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Meanwhile, on the G20 sidelines, history in the making

The proposed India-Middle East-Europe Economic Corridor could become a 'green and digital bridge across continents and civilisations'

Crown Prince Mohammed bin Salman, President Joe Biden and Sheikh Mohamed bin Zayed look on as Narendra Modi announces the Imec plan ANI via Reuters Connect
Crown Prince Mohammed bin Salman, President Joe Biden and Sheikh Mohamed bin Zayed look on as Narendra Modi announces the Imec plan

Who says G20 meetings are all choreography and compromise, producing little in the way of real news?

Some of the formal parts of the weekend’s summit in New Delhi involved the usual shadow boxing between rival power blocks – the toing and froing over Ukraine, for example, and the fudge and nudge over fossil fuels.

India and its prime minister Narendra Modi were able to claim a triumph in a leaders’ declaration that announced: “We are building towards a system that better empowers countries to address global challenges, is human-centric and brings prosperity and well-being to humanity.”

Hyperbole, of course, but India deserves credit for getting any communiqué out at all. If you believed some commentators ahead of the meeting, the gathering was destined to be a “flop”.

It was on the sidelines that the real news broke. In a move heavily promoted by the US, a memorandum of understanding was signed by seven countries, including the UAE and Saudi Arabia, to set up an India-Middle East-Europe Economic Corridor (Imec). The European Union is the eighth signatory.

The project aims to link India with the Arabian Gulf in a western corridor, with new cross-border ship-to-rail transit networks, energy connections and other infrastructure.

From the Gulf coast a rail system will transport goods across the peninsula to Jordan and Israel, where a northern maritime corridor will link the Middle East with Europe.

Narendra Modi, Ursula von der Leyen and Joe Biden at the summit in New Delhi on September 9. All three have signed the memorandum of understanding Reuters/Evelyn Hockstein/Pool
Narendra Modi, Ursula von der Leyen and Joe Biden at the summit in New Delhi on September 9. All three have signed the memorandum of understanding

Perhaps the most eye-catching part of the memorandum is the section on energy and power. The participants will lay cables for electricity and digital connectivity, as well as a pipeline for clean hydrogen shipments between the Gulf and Europe.

The latter has long been a pet project of Saudi Arabia to ensure markets for the huge amounts of the fuel from Neom and its other hydrogen hubs.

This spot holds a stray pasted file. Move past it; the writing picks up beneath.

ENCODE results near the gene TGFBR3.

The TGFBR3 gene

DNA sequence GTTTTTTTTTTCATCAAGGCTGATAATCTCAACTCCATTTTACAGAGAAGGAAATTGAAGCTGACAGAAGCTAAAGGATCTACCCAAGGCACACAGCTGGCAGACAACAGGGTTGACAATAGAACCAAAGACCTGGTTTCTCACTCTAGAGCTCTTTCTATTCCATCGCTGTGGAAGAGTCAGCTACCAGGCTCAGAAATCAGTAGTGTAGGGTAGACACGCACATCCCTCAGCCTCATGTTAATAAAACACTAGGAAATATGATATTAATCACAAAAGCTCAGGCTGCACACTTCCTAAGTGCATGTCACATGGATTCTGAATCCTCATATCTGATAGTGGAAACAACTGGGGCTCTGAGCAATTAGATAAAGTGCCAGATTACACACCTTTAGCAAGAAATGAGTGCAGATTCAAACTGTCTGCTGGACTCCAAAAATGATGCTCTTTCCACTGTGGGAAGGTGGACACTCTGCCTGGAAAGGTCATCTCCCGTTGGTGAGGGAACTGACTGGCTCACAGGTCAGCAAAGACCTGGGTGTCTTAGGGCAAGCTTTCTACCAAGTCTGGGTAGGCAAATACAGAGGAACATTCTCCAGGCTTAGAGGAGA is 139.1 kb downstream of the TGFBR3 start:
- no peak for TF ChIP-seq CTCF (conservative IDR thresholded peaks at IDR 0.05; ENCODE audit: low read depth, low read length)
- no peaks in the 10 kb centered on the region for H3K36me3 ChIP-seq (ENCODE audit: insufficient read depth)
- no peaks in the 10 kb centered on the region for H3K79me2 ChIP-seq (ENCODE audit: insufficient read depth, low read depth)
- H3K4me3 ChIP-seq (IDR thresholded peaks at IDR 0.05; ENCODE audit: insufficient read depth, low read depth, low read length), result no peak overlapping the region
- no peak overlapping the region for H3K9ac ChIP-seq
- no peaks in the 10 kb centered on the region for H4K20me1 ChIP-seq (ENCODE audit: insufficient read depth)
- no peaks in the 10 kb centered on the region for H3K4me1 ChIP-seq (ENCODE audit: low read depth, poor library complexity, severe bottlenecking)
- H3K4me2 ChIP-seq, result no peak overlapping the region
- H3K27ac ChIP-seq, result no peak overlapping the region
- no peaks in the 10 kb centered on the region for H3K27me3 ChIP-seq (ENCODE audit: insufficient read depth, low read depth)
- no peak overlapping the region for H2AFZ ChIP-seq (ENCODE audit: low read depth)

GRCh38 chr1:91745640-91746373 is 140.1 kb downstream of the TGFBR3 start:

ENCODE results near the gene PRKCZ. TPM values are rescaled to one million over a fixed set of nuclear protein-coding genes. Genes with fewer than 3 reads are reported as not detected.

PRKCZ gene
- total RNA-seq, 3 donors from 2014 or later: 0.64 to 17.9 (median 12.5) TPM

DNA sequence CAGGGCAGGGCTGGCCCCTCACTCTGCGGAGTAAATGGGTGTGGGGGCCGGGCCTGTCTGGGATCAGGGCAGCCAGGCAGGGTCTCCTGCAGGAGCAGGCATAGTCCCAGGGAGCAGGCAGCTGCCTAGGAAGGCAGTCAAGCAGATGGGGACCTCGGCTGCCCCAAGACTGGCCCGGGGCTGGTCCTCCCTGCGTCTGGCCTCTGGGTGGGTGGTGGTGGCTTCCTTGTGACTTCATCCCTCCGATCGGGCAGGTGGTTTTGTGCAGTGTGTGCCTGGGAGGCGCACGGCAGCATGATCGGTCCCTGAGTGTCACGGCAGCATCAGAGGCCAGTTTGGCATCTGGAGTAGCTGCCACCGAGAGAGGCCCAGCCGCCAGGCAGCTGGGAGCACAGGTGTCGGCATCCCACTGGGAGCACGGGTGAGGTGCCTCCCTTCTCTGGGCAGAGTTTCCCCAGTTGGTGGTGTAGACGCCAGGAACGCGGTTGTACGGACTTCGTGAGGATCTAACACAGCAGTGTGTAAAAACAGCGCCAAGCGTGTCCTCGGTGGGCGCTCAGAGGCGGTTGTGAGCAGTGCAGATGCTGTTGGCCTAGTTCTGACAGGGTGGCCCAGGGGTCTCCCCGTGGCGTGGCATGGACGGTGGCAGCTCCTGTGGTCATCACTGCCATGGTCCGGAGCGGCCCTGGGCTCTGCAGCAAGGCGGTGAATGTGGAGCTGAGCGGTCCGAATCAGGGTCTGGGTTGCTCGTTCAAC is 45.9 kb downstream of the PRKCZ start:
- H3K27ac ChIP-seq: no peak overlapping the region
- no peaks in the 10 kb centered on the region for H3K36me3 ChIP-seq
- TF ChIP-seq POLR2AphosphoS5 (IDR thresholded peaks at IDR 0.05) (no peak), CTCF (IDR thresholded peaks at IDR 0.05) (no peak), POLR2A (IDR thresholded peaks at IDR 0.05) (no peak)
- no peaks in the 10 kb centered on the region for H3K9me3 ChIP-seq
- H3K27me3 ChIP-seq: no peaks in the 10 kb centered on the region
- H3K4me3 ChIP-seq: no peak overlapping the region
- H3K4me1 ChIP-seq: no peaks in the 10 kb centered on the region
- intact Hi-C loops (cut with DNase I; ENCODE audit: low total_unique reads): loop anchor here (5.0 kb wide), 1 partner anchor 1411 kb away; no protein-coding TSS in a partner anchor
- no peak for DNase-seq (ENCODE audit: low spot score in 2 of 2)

The word “ambitious” scarcely begins to describe the project. An integrated infrastructure connection spanning the 6,500km between France and India, across oceans, deserts and mountains, navigating some of the most troublesome land borders on the planet. That is indeed a “real big deal”, as President Joe Biden understated.

But the fact that Biden, Modi and Saudi Crown Prince Mohammed bin Salman shook hands on the agreement – which was also endorsed by European Commission president Ursula von der Leyen in talks with UAE President Sheikh Mohamed in Abu Dhabi – means it has the potential for real buy-in from all the major players.

What happens next?

The participants have given themselves 60 days to come up with a provisional schedule and provide some details on financing.

So far, there is scant information on how much it will cost, though it will surely be hundreds of billions of dollars.

There were unconfirmed reports in New Delhi that Saudi Arabia would get the ball rolling with a $20 billion contribution.

There are other obvious challenges. The Imec will involve an unprecedented level of co-operation between Saudi Arabia and Israel, which seems almost impossible in the present diplomatic climate.

The signatures of France, Italy and Germany ensure heft from Europe’s core, but what of the countries on the peripheries of the continent?

The UK was notable for its absence from the memorandum although it is seeking a trade deal with India.

Greece and Turkey must also be feeling left out. President Recep Tayyip Erdoğan of Turkey said he hoped the India-Middle East-Europe corridor would be able to work with China’s Belt and Road Initiative. However, this does not seem remotely likely, given the state of animosity between Washington and Beijing.

The shadow of China loomed over the whole summit, in fact. Is the economic corridor agreement a cunning plan by the Americans to lure the Middle East away from the tilt towards Asia, and China in particular?

Of course it is, but it could be much more besides.

“This is nothing less than historic, a green and digital bridge across continents and civilisations,” said von der Leyen.

If it can overcome the big challenges and get beyond the memorandum stage, indeed it will be.

Frank Kane is Editor-at-Large of AGBI and an award-winning business journalist. He also acts as a consultant to the Ministry of Energy of Saudi Arabia

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